What’s new? Gestures accompany inferable rather than brand-new referents in discourse

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TY - JOUR

T1 - What’s new?

T2 - Gestures accompany inferable rather than brand-new referents in discourse

AU - Debreslioska, Sandra

AU - Gullberg, Marianne

PY - 2020/9/23

Y1 - 2020/9/23

N2 - The literature on bimodal discourse reference has shown that gestures are sensitive to referents’ information status in discourse. Gestures occur more often with new referents/first mentions than with given referents/subsequent mentions. However, because not all new entities at first mention occur with gestures, the current study examines whether gestures are sensitive to a difference in information status between brand-new and inferable entities, and variation in nominal definiteness. Unexpectedly, the results show that gestures are more frequent with inferable referents (hearer-new but discourse-old) than with brand-new referents (hearer- and discourse-new). The findings reveal new aspects of the relationship between gestures and speech in discourse, specifically suggesting a complementary (disambiguating) function for gestures in the context of first mentioned discourse entities. The results thus highlight the multi-functionality of gestures in relation to speech.

AB - The literature on bimodal discourse reference has shown that gestures are sensitive to referents’ information status in discourse. Gestures occur more often with new referents/first mentions than with given referents/subsequent mentions. However, because not all new entities at first mention occur with gestures, the current study examines whether gestures are sensitive to a difference in information status between brand-new and inferable entities, and variation in nominal definiteness. Unexpectedly, the results show that gestures are more frequent with inferable referents (hearer-new but discourse-old) than with brand-new referents (hearer- and discourse-new). The findings reveal new aspects of the relationship between gestures and speech in discourse, specifically suggesting a complementary (disambiguating) function for gestures in the context of first mentioned discourse entities. The results thus highlight the multi-functionality of gestures in relation to speech.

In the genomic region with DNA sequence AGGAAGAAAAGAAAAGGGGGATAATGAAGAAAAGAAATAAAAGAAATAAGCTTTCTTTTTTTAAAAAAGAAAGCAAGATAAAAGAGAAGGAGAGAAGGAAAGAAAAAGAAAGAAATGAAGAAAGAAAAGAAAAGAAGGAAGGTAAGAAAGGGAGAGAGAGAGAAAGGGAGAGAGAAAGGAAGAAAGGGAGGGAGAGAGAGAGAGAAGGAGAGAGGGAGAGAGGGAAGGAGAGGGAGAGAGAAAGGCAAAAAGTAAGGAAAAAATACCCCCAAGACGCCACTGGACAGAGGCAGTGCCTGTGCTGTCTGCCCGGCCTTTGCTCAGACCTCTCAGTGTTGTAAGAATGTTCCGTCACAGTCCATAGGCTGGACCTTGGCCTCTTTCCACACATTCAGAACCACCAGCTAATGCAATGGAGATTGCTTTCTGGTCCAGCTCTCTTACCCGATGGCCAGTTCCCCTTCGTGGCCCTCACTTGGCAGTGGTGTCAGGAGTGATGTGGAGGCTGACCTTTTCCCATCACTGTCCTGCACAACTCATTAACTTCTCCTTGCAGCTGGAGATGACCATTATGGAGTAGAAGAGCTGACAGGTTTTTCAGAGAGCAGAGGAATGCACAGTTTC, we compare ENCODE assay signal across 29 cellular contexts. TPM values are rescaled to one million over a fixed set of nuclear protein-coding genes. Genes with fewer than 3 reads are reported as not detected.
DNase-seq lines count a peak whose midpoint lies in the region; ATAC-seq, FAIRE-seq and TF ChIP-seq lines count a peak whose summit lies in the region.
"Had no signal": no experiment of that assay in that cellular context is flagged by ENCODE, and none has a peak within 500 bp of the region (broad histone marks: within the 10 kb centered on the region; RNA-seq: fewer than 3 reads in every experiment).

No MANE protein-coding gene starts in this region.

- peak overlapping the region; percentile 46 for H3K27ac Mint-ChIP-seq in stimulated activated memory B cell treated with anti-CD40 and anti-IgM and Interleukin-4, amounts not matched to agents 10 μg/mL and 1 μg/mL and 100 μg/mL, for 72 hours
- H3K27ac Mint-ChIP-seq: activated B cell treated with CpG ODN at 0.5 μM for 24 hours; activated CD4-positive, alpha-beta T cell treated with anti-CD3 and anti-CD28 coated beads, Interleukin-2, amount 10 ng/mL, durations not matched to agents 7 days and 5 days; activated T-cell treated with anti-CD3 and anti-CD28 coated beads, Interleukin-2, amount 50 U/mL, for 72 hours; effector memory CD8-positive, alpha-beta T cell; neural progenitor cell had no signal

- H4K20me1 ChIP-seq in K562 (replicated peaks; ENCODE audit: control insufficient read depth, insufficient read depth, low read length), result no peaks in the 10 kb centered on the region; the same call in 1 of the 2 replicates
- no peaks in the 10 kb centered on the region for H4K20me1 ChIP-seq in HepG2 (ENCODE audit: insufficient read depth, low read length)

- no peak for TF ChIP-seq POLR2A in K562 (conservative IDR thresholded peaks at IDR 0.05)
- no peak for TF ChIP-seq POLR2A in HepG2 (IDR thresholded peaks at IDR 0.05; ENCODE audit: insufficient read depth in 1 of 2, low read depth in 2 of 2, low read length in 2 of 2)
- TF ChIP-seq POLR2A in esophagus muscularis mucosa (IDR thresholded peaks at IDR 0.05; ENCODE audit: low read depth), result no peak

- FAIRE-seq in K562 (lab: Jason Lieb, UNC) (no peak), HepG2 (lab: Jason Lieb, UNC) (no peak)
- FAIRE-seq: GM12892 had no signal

KW - gestures

KW - discourse

KW - reference

KW - information status

KW - speech-gesture relationship

KW - visual language

KW - Information structure

KW - new/given information

U2 - 10.3389/fpsyg.2020.01935

DO - 10.3389/fpsyg.2020.01935

M3 - Article

C2 - 33071835

VL - 11

JO - Frontiers in Psychology

JF - Frontiers in Psychology

SN - 1664-1078

M1 - 1935

ER -